Tuesday, January 24, 2006

Senate Judiciary Approves Alito

In the biggest non-surprise of the month so far, the Senate Judiciary Committee today agreed 10-8, on a straight party-line vote, to send the Supreme Court nomination of Judge Samuel Alito to the full Senate.

All 10 Republicans voted to confirm the ultra-conservative Alito, while the committee’s eight Democrats were opposed.

"Judge Alito's record as a professional — both as a Justice Department official and as a judge — reflects something more than a neutral judicial philosophy," said Senator Herb Kohl (D-WI). He noted that Alito has refused to call the Roe v. Wade abortion rights decision "settled law."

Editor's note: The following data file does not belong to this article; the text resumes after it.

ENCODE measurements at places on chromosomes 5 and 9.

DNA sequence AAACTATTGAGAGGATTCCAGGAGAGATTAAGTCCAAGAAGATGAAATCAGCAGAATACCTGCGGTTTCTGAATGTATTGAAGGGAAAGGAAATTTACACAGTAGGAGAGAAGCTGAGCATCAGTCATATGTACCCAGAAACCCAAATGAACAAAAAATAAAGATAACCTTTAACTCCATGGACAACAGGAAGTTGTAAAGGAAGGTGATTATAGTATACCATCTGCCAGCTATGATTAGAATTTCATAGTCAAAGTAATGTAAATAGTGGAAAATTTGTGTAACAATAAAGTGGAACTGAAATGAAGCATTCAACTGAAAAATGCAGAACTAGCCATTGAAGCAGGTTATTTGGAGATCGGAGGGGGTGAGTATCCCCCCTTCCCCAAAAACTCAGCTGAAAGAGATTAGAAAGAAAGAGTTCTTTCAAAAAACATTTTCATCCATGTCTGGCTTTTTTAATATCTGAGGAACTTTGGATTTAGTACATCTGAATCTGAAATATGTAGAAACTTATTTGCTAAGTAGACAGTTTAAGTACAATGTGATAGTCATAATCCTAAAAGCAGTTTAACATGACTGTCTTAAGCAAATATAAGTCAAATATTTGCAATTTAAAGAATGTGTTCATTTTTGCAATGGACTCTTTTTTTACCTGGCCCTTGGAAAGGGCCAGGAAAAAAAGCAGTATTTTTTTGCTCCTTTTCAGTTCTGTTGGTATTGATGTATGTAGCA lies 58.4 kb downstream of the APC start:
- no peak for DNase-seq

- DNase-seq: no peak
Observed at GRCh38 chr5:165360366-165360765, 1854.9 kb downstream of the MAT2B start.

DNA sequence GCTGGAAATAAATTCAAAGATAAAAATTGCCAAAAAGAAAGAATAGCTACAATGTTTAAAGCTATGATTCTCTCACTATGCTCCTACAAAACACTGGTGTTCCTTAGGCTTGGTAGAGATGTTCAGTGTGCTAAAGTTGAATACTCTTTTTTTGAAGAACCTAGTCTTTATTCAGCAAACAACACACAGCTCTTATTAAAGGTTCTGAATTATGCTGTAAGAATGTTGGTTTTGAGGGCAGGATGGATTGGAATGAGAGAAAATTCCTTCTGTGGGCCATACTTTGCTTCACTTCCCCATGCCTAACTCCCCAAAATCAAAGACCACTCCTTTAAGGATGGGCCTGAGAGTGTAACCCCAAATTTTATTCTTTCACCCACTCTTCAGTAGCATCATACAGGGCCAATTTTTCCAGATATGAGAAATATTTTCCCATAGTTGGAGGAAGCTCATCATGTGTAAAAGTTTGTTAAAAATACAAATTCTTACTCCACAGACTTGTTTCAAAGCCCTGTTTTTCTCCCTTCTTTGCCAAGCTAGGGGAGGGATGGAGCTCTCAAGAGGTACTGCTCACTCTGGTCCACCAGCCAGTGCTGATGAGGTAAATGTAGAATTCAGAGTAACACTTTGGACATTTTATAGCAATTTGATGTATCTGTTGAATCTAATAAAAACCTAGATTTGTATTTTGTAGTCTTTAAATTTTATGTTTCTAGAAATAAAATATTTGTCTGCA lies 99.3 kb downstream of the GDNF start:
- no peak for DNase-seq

That kind of says it all, given that Chief Justice John Roberts was willing to make such a declaration and the previous nominee, Harriet Miers, was run out of town on a rail by the Religious Right for her similar stance.

"He still believes that the Constitution does not protect a right to an abortion, but does not want to tell the American people because he knows how unpopular that view is," said Senator Charles Schumer (D-NY).

Senator Joe Biden (D-DE) also voted against Alito.

"When I look at all of the evidence before us — Judge Alito's writings, his statements, his judicial records and his opinions and the little we learned about him at these hearings — I'm forced to conclude that he should not serve on the Supreme Court," said Biden in opposing the nomination.

What will happen on the Senate floor this week remains to be seen, but it may not be as much of a slam dunk for Bush’s unitary-executive champion as people think. My sources, which have been more right than wrong on Senate business, indicate that a Harry Reid surprise may be coming.

Stay tuned…